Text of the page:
House Education and the Workforce Committee Hearing:
“As we examine the current federal early childhood education and care system this morning, my Republican colleagues and I believe we should discuss opportunities to streamline the mountain of existing federal programs, reduce regulatory burdens, and improve transparency to make it easier for providers and parents to understand their options. And above all, we must work together to ensure these programs are serving disadvantaged families first, consistent with the original intent of the federal investment in early childhood programs.
The Senate Health, Education, Labor, and Pensions Committee recently took steps toward these fundamental goals with legislation to reauthorize the Child Care and Development Block Grant. As you know, CCDBG provides funds to states to help low-income families access quality child care, and has been due for reauthorization for over a decade. The Senate bill, approved by the committee late last year, includes several commonsense provisions that will help empower parents and enhance coordination between CCDBG and other federal early care and development programs, such as Head Start. I believe this proposal provides a solid foundation to begin related discussions in this committee, and look forward to working with my colleagues on this initiative in the coming months.”
– Excerpt from House Education and the Workforce Committee Chairman Kline (R-MN)
“Greater child care and early education investments at the federal, state, and local levels are needed because low-income, working parents lack access, can’t afford services, and don’t have enough good choices. The future of our nation depends on turning this around and providing high-quality early learning for all children”
– Excerpt from House Education and the Workforce Committee Ranking Member George Miller (D-CA)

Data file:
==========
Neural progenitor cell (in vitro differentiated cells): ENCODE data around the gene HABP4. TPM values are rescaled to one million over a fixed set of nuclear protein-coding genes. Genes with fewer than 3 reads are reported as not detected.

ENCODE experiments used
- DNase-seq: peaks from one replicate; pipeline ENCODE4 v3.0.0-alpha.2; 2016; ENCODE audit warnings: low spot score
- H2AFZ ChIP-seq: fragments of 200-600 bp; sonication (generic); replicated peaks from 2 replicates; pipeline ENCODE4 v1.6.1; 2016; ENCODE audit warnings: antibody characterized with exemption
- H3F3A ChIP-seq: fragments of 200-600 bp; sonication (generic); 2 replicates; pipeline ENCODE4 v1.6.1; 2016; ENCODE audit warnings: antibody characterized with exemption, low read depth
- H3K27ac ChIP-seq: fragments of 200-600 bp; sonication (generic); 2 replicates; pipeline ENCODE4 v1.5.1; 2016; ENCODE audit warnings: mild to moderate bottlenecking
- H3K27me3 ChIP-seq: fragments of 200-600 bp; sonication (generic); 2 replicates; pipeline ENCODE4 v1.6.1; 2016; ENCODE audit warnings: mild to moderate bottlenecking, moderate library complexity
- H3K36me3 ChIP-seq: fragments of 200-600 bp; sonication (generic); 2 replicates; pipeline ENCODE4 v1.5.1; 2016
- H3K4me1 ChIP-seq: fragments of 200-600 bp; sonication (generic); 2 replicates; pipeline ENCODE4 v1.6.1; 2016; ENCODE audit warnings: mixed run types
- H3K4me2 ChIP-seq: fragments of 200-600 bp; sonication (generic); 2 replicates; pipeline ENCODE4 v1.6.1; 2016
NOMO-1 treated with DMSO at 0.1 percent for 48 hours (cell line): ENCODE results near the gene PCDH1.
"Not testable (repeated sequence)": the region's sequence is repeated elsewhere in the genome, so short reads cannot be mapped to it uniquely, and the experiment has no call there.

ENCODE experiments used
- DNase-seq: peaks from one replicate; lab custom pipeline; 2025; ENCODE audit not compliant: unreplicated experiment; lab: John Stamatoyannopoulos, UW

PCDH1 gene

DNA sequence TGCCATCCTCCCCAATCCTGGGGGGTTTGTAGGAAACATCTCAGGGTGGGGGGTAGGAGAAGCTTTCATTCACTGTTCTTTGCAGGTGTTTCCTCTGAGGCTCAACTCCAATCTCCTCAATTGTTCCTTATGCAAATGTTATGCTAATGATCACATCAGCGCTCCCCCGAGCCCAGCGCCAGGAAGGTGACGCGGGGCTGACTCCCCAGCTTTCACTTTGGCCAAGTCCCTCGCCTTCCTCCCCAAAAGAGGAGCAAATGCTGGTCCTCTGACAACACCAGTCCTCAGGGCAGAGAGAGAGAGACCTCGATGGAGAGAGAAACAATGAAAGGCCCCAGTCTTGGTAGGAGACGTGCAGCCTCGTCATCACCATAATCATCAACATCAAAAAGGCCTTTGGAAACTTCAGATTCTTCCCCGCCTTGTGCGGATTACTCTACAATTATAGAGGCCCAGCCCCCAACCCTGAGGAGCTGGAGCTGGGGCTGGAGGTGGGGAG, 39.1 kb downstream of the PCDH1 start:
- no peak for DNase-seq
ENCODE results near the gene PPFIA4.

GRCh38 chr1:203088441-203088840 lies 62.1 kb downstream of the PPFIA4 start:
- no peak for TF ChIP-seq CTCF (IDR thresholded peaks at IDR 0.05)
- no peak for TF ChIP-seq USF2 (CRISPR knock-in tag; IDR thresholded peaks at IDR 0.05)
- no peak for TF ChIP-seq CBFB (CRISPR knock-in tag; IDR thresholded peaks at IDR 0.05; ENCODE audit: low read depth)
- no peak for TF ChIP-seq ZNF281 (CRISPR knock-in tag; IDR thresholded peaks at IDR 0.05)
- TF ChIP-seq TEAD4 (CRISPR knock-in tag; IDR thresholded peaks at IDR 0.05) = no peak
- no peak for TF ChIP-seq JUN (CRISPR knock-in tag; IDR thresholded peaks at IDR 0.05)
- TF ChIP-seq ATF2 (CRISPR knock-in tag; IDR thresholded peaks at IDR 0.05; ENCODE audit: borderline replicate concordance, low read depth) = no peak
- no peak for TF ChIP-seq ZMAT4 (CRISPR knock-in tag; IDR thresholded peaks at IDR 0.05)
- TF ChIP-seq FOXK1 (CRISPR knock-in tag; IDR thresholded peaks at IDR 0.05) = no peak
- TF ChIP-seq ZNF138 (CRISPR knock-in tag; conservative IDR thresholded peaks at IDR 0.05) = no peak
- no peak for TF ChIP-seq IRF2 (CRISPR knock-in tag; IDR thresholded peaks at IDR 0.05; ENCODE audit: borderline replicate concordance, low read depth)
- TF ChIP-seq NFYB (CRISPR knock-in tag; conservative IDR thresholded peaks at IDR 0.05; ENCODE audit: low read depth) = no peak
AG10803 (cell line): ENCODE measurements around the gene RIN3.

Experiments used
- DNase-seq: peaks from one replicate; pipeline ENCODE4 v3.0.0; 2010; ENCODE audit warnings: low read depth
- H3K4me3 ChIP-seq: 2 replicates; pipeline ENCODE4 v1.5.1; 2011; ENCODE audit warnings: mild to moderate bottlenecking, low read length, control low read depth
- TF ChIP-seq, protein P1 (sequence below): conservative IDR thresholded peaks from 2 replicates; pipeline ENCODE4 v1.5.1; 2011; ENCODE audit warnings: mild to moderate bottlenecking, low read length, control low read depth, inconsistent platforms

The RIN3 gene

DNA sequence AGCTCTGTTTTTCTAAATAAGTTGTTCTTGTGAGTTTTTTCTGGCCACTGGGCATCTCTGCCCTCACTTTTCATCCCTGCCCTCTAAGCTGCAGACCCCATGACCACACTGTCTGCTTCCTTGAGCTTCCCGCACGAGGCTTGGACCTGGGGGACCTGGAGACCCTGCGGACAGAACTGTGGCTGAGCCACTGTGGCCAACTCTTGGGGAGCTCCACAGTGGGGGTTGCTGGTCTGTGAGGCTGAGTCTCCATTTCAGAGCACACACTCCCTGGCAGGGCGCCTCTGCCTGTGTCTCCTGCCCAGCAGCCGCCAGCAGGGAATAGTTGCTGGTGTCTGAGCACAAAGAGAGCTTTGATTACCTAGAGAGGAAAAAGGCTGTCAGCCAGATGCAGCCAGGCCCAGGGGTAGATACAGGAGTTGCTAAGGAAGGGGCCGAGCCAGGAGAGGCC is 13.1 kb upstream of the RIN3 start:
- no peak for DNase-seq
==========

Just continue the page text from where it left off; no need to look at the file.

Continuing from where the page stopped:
On Wednesday, February 6, 2014, the House Education and the Workforce Committee, chaired by Congressman John Kline from Minnesota held a hearing on early childhood programs entitled “The Foundation for Success: Discussing Early Childhood Education and Care in America.” The hearing featured a diverse witness list, including Ms. Kay E. Brown from the Government Accountability Office (GAO), Dr. Russ Whitehurst from the Brookings Institution, Ms. Harriet Dichter from the Delaware Office of Early Learning, and Dr. Elanna S. Yalow, the Executive Director of Knowledge Universe Early Learning Programs.
The full hearing can be watched here: http://edworkforcehouse.granicus.com/MediaPlayer.php?clip_id=230
More information about the hearing, including the testimonies for all of the witness and additional items can be found here:
After the opening statements from Chairman Kline and Ranking Member Miller, the witness presented their testimonies, starting off with Kay Brown and Russ Whitehurst, both of which emphasized their belief that the current early childhood system is far too complex, fragmented, and overlapping at times.
Ms. Brown stated that “Multiple agencies administer the federal investment in early learning and child care through multiple programs that sometimes have similar goals and are targeted to similar groups of children… the federal investment in these programs is fragmented [and] some of these programs overlap one another.” In his testimony, Dr. Whitehurst added that “The question for me is not whether the federal government should support the learning and care of young children from economically disadvantaged homes and otherwise vulnerable status but how it should do so. The current system, a mishmash of 45 separate, incoherent, and largely ineffective programs, fails to serve the broader public and certainly is less than optimal for the children and families to which it is directed.”
Following Ms. Brown and Dr. Whitehurst, Dr. Yalow mentioned in her testimony that “This is an important and exciting time for early childhood education. Supported by research, there is a growing recognition of both the short and long-term benefits of high-quality early learning experiences on young children, including healthy brain development, school readiness, future success in school, as well as related positive economic and societal benefits.
With so much attention and focus on a child’s earliest years, it is critical that we get our policies right. It is important that our investments focus on children who will benefit most; are fisccally responsible and sustainable; keep an eye towards possible adverse consequences of well-intentioned efforts; promote conintous program improvement and quality; recognize and respect that we cannot afford to displace the many qualified, expereinced, and dedicated teachers already serving our youngest citizens; and countinue to support and respect parental choice to meet the needs of individual children and families.”